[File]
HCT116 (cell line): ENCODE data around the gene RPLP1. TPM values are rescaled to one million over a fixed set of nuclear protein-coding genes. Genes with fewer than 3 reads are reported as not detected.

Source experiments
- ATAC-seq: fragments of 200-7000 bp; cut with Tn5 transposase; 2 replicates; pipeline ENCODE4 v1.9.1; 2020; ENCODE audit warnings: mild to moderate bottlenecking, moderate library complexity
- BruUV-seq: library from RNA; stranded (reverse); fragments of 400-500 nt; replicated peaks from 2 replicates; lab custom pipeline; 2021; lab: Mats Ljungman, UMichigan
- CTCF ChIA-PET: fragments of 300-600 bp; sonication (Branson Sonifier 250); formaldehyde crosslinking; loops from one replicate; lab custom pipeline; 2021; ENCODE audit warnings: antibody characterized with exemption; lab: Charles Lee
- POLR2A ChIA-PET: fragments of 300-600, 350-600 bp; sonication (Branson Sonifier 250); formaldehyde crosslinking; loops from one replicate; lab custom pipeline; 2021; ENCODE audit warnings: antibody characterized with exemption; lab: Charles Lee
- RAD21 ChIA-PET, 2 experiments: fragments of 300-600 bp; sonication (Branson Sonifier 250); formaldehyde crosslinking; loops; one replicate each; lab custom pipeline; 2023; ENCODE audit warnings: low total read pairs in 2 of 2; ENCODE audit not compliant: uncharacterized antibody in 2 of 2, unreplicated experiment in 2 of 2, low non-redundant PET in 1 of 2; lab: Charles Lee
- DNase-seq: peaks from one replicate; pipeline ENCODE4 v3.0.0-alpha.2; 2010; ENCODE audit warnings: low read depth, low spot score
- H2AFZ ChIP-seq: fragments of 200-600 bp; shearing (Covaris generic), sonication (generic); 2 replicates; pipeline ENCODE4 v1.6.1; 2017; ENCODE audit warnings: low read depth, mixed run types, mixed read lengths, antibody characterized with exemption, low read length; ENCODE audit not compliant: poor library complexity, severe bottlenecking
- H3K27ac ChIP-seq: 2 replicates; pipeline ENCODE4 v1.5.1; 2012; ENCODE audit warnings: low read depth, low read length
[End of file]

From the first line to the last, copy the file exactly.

HCT116 (cell line): ENCODE data around the gene RPLP1. TPM values are rescaled to one million over a fixed set of nuclear protein-coding genes. Genes with fewer than 3 reads are reported as not detected.

Source experiments
- ATAC-seq: fragments of 200-7000 bp; cut with Tn5 transposase; 2 replicates; pipeline ENCODE4 v1.9.1; 2020; ENCODE audit warnings: mild to moderate bottlenecking, moderate library complexity
- BruUV-seq: library from RNA; stranded (reverse); fragments of 400-500 nt; replicated peaks from 2 replicates; lab custom pipeline; 2021; lab: Mats Ljungman, UMichigan
- CTCF ChIA-PET: fragments of 300-600 bp; sonication (Branson Sonifier 250); formaldehyde crosslinking; loops from one replicate; lab custom pipeline; 2021; ENCODE audit warnings: antibody characterized with exemption; lab: Charles Lee
- POLR2A ChIA-PET: fragments of 300-600, 350-600 bp; sonication (Branson Sonifier 250); formaldehyde crosslinking; loops from one replicate; lab custom pipeline; 2021; ENCODE audit warnings: antibody characterized with exemption; lab: Charles Lee
- RAD21 ChIA-PET, 2 experiments: fragments of 300-600 bp; sonication (Branson Sonifier 250); formaldehyde crosslinking; loops; one replicate each; lab custom pipeline; 2023; ENCODE audit warnings: low total read pairs in 2 of 2; ENCODE audit not compliant: uncharacterized antibody in 2 of 2, unreplicated experiment in 2 of 2, low non-redundant PET in 1 of 2; lab: Charles Lee
- DNase-seq: peaks from one replicate; pipeline ENCODE4 v3.0.0-alpha.2; 2010; ENCODE audit warnings: low read depth, low spot score
- H2AFZ ChIP-seq: fragments of 200-600 bp; shearing (Covaris generic), sonication (generic); 2 replicates; pipeline ENCODE4 v1.6.1; 2017; ENCODE audit warnings: low read depth, mixed run types, mixed read lengths, antibody characterized with exemption, low read length; ENCODE audit not compliant: poor library complexity, severe bottlenecking
- H3K27ac ChIP-seq: 2 replicates; pipeline ENCODE4 v1.5.1; 2012; ENCODE audit warnings: low read depth, low read length